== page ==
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which he used on this occasion, may indeed he reasonably regarded as importing, not only that Christ existed before Abraham, but that he existed before Abraham in the divine nature, for such an use of the present tense of the verb-substantive in connection with a period which had been passed away for many long ages, was applicable only to that Being to whom it is elsewhere so applied in Scripture—the eternal Jehovah himself. Thus in Exod. iii, 14, we read, "And God said unto Moses, / am that / am " or, as in the Septuagint version, from which the apostle John usually derived his quotations, "I am He that is."7 The psalmist, in the same version, adopts a similar phraseology—" Before the mountains were brought forth, or ever thou hadst formed the earth and the world, even from everlasting to everlasting, thou art God :"8 Ps. xc, 2. And so also in the Revelation, it is either the Father or the Son who is introduced as saying, "I Am Alpha and Omega, the Beginning and the Ending, which is, and which was, and which is to come:" i, 8; comp. Sept. vers. Ps. xciii, 2; Jer. i, 5.9

4. As Jesus appears to have here spoken in the character of the Eternal one, so on other occasions he expressed himself in such a manner as indicated his own omnipresence. "And no man hath ascended up to heaven," said he, "but he that came down from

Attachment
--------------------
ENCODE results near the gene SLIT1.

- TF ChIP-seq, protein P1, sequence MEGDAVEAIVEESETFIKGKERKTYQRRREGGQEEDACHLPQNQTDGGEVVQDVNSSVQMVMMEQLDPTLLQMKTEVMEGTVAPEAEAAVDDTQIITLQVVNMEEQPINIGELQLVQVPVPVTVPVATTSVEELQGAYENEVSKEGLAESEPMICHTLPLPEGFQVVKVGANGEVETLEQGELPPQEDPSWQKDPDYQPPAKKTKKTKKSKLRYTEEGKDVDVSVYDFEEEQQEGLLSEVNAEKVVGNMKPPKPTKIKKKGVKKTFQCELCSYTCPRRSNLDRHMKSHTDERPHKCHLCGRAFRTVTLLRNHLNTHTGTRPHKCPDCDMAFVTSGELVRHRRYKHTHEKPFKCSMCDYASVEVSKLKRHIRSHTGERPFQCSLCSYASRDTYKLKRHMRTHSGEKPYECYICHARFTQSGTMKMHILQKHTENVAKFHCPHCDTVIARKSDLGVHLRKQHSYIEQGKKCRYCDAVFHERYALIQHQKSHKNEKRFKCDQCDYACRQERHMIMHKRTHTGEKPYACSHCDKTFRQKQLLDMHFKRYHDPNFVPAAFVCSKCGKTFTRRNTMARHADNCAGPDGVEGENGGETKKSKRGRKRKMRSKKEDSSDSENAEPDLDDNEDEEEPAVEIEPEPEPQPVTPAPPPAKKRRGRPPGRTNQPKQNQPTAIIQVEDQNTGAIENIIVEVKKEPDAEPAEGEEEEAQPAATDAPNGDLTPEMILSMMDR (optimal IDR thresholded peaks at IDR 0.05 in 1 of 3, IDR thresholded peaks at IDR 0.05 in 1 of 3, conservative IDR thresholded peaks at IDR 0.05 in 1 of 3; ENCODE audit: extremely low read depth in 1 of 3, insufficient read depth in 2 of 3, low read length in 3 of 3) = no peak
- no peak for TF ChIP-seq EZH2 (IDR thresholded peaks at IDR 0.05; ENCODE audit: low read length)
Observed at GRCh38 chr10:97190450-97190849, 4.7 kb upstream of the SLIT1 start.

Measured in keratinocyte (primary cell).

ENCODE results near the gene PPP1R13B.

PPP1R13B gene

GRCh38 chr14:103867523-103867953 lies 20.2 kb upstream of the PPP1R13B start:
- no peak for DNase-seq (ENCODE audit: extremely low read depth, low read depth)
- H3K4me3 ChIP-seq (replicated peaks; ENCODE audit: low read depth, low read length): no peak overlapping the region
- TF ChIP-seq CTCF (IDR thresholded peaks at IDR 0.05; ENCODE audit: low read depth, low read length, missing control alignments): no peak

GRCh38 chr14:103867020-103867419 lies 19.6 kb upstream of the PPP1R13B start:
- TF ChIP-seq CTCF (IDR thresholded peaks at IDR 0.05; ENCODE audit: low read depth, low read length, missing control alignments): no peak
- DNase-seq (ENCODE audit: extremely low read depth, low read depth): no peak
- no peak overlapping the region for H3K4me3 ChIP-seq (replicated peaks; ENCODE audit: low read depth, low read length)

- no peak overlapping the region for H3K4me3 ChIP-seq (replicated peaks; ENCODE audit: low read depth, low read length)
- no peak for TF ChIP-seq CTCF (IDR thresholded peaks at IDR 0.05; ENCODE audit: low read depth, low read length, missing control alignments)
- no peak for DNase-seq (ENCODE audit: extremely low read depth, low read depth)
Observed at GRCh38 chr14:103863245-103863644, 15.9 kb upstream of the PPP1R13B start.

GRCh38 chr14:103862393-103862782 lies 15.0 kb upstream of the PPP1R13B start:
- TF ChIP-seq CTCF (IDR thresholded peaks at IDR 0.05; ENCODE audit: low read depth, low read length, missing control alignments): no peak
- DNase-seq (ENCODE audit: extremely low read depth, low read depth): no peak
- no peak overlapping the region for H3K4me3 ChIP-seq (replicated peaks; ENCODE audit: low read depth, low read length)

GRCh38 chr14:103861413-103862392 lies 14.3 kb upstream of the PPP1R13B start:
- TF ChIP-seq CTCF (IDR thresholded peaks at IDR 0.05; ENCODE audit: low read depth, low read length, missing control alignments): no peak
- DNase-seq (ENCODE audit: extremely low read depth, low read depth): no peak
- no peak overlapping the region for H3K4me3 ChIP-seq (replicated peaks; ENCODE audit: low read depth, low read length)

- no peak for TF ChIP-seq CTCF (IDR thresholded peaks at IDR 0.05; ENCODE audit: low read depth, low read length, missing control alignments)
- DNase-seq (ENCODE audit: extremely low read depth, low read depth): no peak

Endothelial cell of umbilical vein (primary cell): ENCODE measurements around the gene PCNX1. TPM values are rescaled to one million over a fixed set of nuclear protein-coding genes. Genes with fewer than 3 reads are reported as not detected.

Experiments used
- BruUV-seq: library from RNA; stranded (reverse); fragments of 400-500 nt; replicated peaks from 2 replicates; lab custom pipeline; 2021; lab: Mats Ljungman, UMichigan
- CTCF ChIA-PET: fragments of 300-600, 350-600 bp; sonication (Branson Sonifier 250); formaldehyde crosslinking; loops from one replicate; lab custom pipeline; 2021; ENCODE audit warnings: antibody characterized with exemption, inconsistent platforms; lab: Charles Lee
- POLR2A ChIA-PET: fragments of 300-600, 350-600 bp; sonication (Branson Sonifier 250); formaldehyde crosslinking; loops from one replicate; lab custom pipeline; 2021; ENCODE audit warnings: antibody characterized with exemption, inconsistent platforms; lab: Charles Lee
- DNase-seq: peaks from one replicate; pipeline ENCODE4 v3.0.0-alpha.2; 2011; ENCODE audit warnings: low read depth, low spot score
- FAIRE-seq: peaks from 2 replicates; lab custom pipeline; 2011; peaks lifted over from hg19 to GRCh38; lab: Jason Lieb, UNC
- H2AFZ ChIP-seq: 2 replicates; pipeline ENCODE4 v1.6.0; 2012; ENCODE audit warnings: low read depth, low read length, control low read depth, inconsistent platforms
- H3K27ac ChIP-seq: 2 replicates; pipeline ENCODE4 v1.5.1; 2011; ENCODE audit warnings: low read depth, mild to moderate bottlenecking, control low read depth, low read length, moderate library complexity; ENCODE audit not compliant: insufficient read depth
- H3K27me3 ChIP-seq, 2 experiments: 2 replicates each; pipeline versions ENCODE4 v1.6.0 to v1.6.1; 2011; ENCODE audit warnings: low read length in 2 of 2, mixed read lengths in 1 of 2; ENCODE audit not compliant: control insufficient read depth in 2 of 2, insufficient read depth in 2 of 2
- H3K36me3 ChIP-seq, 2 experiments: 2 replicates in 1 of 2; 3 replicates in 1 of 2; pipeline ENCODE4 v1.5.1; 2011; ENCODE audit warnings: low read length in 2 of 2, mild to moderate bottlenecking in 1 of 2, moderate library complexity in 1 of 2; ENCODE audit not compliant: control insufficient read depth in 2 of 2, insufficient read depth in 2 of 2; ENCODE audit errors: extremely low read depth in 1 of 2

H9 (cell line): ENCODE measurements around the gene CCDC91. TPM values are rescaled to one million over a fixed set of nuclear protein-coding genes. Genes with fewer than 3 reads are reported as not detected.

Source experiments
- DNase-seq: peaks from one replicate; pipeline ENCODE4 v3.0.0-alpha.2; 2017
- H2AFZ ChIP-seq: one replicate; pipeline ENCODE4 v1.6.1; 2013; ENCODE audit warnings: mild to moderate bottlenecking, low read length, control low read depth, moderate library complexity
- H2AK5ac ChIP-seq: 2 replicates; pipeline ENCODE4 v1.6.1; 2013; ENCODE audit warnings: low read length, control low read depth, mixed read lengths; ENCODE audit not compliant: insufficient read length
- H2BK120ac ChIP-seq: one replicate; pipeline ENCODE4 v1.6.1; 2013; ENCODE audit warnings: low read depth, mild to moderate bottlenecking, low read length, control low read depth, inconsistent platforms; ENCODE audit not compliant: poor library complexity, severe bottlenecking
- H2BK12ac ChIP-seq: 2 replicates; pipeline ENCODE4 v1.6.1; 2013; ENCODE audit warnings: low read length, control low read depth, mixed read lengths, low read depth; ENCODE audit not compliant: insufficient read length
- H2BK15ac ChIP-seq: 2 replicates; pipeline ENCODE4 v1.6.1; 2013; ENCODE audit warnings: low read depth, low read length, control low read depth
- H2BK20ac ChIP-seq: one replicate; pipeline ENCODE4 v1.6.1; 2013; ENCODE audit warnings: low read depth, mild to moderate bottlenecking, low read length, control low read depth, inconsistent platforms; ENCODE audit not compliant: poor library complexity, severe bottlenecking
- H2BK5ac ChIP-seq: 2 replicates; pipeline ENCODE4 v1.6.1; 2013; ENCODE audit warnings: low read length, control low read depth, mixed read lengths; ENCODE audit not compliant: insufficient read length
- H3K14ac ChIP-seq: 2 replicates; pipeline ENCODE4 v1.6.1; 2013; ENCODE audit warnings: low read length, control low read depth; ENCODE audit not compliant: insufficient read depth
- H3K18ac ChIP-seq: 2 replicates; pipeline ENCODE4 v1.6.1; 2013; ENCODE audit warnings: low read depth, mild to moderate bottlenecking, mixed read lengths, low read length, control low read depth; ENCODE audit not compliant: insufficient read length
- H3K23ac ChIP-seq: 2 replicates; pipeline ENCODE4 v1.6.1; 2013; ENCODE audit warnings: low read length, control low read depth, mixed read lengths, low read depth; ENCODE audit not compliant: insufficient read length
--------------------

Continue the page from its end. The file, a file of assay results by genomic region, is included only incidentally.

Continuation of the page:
7 'Eyw ii/tt 6 uv. 8 eii it.

9 The Greek 'Eyti it/ii as it is thus used, represents the Hebrew J^IH ^JK "I—He," as appears from the Septuagint version of Deut. xxxii, 39; Isa. xli, 4. xliii, 10. xlvi, 4. xlviii, 12; and in the vernacular Syriac, which we may conclude' to have been spoken by our Lord, the expression used would probably be ^2J{ KJX " I—I:" (vide Syriac version of the above cited passages) or (as in the Peschito of this passage) V^JX iWX " '—I myself." Such an expression when used absolutely, and especially when it has reference to past or future ages, is equally indicative of the Deity, as is the Greek phrase 'Eyii ll/u. "Before Abraham was, I-He," says Jesus. "Before the day was, I-He," says Jehovah: Isa. xliii, 13. "I-He, the Alpha and Omega, the Beginning and the End, the First and the Last," says Jesus: Rev. xxii, 13. "I-He—I the First, I also the Last," say Jehovah: Isa. xlviii, 12.


heaven, even the Son of Man, which is in heaven;" John iii, 13. In heaven while on earth, on earth while in heaven, the Saviour of mankind "filleth all in all;" (Eph. i, 23;) and in this divine capacity of an ubiquitary Being, he declares himself to be the ever present helper of his dependent followers: "Again I say nnto yon, that if two of you shall agree on earth as touching any thing that they shall ask, it shall be done for them, of my Father which is in heaven; for where two or three are gathered together in my name, there am I in the midst of them;" Matt. xviii, 19, 20. Lastly, when he was on the point of his ascension, the words with which he parted from his disciples were these—" Lo, I am with you always, even unto the end of the world :"xxviii, 20.